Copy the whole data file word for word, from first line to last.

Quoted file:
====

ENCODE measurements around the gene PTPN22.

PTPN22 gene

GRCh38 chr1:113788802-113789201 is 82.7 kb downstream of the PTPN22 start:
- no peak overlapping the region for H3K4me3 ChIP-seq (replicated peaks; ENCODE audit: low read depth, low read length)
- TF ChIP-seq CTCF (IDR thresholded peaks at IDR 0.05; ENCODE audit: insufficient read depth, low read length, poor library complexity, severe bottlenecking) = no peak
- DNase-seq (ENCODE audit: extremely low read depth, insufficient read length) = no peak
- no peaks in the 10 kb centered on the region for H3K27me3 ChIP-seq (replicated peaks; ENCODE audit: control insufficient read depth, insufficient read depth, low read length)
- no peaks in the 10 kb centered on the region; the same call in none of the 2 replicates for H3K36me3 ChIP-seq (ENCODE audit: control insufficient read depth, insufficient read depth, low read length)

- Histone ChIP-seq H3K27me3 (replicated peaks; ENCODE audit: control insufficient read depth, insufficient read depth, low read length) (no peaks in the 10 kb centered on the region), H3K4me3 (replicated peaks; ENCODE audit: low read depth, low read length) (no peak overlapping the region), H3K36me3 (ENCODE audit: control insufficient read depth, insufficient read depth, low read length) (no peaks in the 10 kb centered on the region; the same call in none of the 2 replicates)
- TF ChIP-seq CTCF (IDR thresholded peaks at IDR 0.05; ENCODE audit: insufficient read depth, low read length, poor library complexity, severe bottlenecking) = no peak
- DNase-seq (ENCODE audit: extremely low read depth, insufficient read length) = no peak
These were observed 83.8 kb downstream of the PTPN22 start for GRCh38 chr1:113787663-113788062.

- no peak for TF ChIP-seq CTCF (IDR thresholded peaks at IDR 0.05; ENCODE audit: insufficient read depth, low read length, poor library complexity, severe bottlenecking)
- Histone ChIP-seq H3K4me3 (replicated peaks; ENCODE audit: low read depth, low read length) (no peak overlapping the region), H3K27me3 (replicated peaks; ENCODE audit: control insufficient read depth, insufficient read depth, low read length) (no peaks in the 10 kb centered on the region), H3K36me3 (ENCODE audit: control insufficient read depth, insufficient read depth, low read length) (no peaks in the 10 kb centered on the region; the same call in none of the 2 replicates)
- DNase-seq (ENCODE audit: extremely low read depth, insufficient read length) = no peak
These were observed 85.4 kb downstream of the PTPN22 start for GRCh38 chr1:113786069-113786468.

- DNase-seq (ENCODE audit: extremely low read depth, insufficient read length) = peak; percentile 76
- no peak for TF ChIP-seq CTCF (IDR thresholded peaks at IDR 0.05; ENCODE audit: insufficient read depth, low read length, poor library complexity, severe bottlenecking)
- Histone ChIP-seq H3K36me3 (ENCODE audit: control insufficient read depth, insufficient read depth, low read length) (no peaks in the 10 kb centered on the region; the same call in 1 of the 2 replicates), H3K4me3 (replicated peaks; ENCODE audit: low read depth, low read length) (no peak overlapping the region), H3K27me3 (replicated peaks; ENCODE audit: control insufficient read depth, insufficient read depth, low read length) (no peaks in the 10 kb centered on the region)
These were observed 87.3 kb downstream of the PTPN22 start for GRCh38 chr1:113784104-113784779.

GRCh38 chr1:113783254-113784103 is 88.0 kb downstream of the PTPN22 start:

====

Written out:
ENCODE measurements around the gene PTPN22.

PTPN22 gene

GRCh38 chr1:113788802-113789201 is 82.7 kb downstream of the PTPN22 start:
- no peak overlapping the region for H3K4me3 ChIP-seq (replicated peaks; ENCODE audit: low read depth, low read length)
- TF ChIP-seq CTCF (IDR thresholded peaks at IDR 0.05; ENCODE audit: insufficient read depth, low read length, poor library complexity, severe bottlenecking) = no peak
- DNase-seq (ENCODE audit: extremely low read depth, insufficient read length) = no peak
- no peaks in the 10 kb centered on the region for H3K27me3 ChIP-seq (replicated peaks; ENCODE audit: control insufficient read depth, insufficient read depth, low read length)
- no peaks in the 10 kb centered on the region; the same call in none of the 2 replicates for H3K36me3 ChIP-seq (ENCODE audit: control insufficient read depth, insufficient read depth, low read length)

- Histone ChIP-seq H3K27me3 (replicated peaks; ENCODE audit: control insufficient read depth, insufficient read depth, low read length) (no peaks in the 10 kb centered on the region), H3K4me3 (replicated peaks; ENCODE audit: low read depth, low read length) (no peak overlapping the region), H3K36me3 (ENCODE audit: control insufficient read depth, insufficient read depth, low read length) (no peaks in the 10 kb centered on the region; the same call in none of the 2 replicates)
- TF ChIP-seq CTCF (IDR thresholded peaks at IDR 0.05; ENCODE audit: insufficient read depth, low read length, poor library complexity, severe bottlenecking) = no peak
- DNase-seq (ENCODE audit: extremely low read depth, insufficient read length) = no peak
These were observed 83.8 kb downstream of the PTPN22 start for GRCh38 chr1:113787663-113788062.

- no peak for TF ChIP-seq CTCF (IDR thresholded peaks at IDR 0.05; ENCODE audit: insufficient read depth, low read length, poor library complexity, severe bottlenecking)
- Histone ChIP-seq H3K4me3 (replicated peaks; ENCODE audit: low read depth, low read length) (no peak overlapping the region), H3K27me3 (replicated peaks; ENCODE audit: control insufficient read depth, insufficient read depth, low read length) (no peaks in the 10 kb centered on the region), H3K36me3 (ENCODE audit: control insufficient read depth, insufficient read depth, low read length) (no peaks in the 10 kb centered on the region; the same call in none of the 2 replicates)
- DNase-seq (ENCODE audit: extremely low read depth, insufficient read length) = no peak
These were observed 85.4 kb downstream of the PTPN22 start for GRCh38 chr1:113786069-113786468.

- DNase-seq (ENCODE audit: extremely low read depth, insufficient read length) = peak; percentile 76
- no peak for TF ChIP-seq CTCF (IDR thresholded peaks at IDR 0.05; ENCODE audit: insufficient read depth, low read length, poor library complexity, severe bottlenecking)
- Histone ChIP-seq H3K36me3 (ENCODE audit: control insufficient read depth, insufficient read depth, low read length) (no peaks in the 10 kb centered on the region; the same call in 1 of the 2 replicates), H3K4me3 (replicated peaks; ENCODE audit: low read depth, low read length) (no peak overlapping the region), H3K27me3 (replicated peaks; ENCODE audit: control insufficient read depth, insufficient read depth, low read length) (no peaks in the 10 kb centered on the region)
These were observed 87.3 kb downstream of the PTPN22 start for GRCh38 chr1:113784104-113784779.

GRCh38 chr1:113783254-113784103 is 88.0 kb downstream of the PTPN22 start: